And as you can imagine, eventually this can spell serious trouble.


Here’s a general rule to live by: you can’t address a problem if you’re not aware of the problem. So, the first step in reducing the amount of negativity within your marriage is to become more consciously aware of it.

Pay attention to your negative thoughts, words, feelings, and behaviors you have and exhibit toward your spouse. Consider writing them down in a journal for a few days so you can look back at them with some objective insight. This experiment in itself may be enough to start shifting your attitude from the negative toward the positive! Be sure to approach it with a sense of curiosity rather than self-judgment, and trust that you (and your spouse) are doing the best you can.

Here are a few other tips for bolstering your marriage against the harmful effects of negativity and changing the overall tone of your relationship:

  • Be kind. Yup! It can really start that simply. Give genuine compliments, do a favor, speak kindly about your spouse to other people, perform random acts of kindness like getting a small gift or cooking a special meal “just because”—much like you probably did back when you were still just dating! Even if you don’t feel like being kind to your spouse sometimes, doing something thoughtful or kind for him or her can really start to shift your energy. It may be helpful to remember the so-called “magic ratio” found in happy marriages, according to researcher Dr. John Gottman. That is, for every one negative interaction a happily married couple has, there are at least five positive ones that effectively “balance it out” or even mitigate the negative interaction’s effect. It’s like a homeostatic “set point” of successful marriages—and it is possible to shift your marriage to that spot.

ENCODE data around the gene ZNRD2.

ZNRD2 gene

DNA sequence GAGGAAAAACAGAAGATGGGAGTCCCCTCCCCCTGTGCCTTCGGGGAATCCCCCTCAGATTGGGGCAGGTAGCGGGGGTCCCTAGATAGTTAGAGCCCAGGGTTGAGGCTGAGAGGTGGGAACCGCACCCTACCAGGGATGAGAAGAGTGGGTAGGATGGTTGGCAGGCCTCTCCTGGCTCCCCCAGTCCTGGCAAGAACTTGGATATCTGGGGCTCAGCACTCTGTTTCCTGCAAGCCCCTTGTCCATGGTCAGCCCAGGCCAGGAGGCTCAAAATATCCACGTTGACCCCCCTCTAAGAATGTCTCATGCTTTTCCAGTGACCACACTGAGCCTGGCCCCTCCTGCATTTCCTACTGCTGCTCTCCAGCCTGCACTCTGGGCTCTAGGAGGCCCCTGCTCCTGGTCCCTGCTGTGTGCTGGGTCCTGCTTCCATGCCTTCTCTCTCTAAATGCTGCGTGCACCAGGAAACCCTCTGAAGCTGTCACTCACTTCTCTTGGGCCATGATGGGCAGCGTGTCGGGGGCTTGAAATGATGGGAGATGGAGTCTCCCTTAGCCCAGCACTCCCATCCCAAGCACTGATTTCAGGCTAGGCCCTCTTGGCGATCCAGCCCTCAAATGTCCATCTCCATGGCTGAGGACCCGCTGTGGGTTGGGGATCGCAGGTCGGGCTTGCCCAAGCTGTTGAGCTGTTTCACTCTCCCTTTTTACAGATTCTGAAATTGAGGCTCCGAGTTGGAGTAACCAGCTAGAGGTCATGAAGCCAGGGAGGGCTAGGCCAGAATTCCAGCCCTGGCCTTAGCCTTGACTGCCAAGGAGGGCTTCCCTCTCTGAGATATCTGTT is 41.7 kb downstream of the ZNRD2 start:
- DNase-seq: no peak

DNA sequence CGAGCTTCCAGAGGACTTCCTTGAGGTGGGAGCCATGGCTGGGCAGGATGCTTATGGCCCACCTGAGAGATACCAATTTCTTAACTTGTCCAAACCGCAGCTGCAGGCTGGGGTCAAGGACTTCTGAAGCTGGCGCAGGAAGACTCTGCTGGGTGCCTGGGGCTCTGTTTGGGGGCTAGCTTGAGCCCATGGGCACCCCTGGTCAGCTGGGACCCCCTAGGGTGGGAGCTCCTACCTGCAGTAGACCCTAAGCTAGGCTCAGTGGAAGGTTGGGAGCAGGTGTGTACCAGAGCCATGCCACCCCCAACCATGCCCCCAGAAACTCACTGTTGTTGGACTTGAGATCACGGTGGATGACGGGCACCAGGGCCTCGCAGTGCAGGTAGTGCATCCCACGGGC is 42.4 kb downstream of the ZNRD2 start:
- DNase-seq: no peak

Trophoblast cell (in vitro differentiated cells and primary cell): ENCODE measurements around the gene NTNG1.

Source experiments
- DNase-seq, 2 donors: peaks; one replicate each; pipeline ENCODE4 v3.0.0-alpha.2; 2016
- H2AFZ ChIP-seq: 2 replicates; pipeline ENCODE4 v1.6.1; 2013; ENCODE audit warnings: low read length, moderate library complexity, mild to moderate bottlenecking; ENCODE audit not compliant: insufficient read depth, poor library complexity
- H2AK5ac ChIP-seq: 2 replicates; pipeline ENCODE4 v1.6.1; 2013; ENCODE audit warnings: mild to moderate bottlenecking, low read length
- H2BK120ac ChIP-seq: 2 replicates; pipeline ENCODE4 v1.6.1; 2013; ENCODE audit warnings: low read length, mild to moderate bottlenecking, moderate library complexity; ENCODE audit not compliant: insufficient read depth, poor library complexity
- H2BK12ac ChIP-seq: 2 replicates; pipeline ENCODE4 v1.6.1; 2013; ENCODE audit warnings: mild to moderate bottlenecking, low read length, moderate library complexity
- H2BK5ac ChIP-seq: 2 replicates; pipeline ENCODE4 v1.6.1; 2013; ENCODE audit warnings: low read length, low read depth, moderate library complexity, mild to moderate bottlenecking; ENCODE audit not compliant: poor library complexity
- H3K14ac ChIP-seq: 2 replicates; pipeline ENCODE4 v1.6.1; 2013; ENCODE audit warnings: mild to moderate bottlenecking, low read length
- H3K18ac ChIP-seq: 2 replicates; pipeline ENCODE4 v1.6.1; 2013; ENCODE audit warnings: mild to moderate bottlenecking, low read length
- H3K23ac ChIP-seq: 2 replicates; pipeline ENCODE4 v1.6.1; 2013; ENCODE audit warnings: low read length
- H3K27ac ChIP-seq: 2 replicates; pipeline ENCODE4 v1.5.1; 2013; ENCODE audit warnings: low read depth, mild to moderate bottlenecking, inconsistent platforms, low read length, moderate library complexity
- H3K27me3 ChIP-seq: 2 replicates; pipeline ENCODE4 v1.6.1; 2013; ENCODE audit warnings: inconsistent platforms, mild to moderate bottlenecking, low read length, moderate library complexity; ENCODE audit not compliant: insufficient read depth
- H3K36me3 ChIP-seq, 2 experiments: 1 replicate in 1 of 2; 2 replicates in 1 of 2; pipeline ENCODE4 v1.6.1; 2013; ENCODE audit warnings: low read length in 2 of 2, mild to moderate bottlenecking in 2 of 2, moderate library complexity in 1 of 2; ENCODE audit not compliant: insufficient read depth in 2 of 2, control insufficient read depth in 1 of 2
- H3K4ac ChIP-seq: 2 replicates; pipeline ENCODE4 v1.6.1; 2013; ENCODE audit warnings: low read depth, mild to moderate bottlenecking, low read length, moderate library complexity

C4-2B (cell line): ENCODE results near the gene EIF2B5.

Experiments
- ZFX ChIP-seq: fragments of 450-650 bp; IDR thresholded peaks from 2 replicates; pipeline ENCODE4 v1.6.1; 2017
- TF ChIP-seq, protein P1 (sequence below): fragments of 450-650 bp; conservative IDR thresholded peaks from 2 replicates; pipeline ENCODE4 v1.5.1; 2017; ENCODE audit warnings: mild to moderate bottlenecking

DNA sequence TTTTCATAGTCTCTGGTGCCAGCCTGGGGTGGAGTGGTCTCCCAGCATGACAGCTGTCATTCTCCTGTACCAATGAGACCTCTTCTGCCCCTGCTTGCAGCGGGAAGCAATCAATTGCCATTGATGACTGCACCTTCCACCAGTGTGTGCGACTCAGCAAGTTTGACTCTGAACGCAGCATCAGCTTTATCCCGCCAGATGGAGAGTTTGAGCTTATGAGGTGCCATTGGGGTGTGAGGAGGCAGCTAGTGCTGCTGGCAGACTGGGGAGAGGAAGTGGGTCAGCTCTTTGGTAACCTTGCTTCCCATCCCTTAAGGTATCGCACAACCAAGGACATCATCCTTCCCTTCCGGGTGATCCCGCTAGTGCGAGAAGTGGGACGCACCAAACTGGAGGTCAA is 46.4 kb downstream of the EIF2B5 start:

• Be grateful. Consciously write and talk about the things you’re thankful for about your marriage and your spouse.
  • Be more forgiving. This includes offering forgiveness to your spouse and to yourself. If you have old hurts that need to be uncovered, consider working with a marriage counselor who can provide you and your spouse the space to discuss these issues and introduce you to effective tools to address them.
  • Take care of yourself. Looking after your own physical and mental wellness is non-negotiable when it comes to having a healthy and successful marriage. Be sure to prioritize things in your life that will help you stay healthy and manage your stress, including sufficient amounts of exercise, sleep, healthy foods, and time just to play, enjoy hobbies, and relax.

Are you concerned about the level of negative interactions you and your spouse share and worried about how it’s affecting your relationship? Contact Couples Thrive at 954-654-9609 to schedule an appointment confidentially with Fort Lauderdale licensed marriage and family therapist April Eldemire.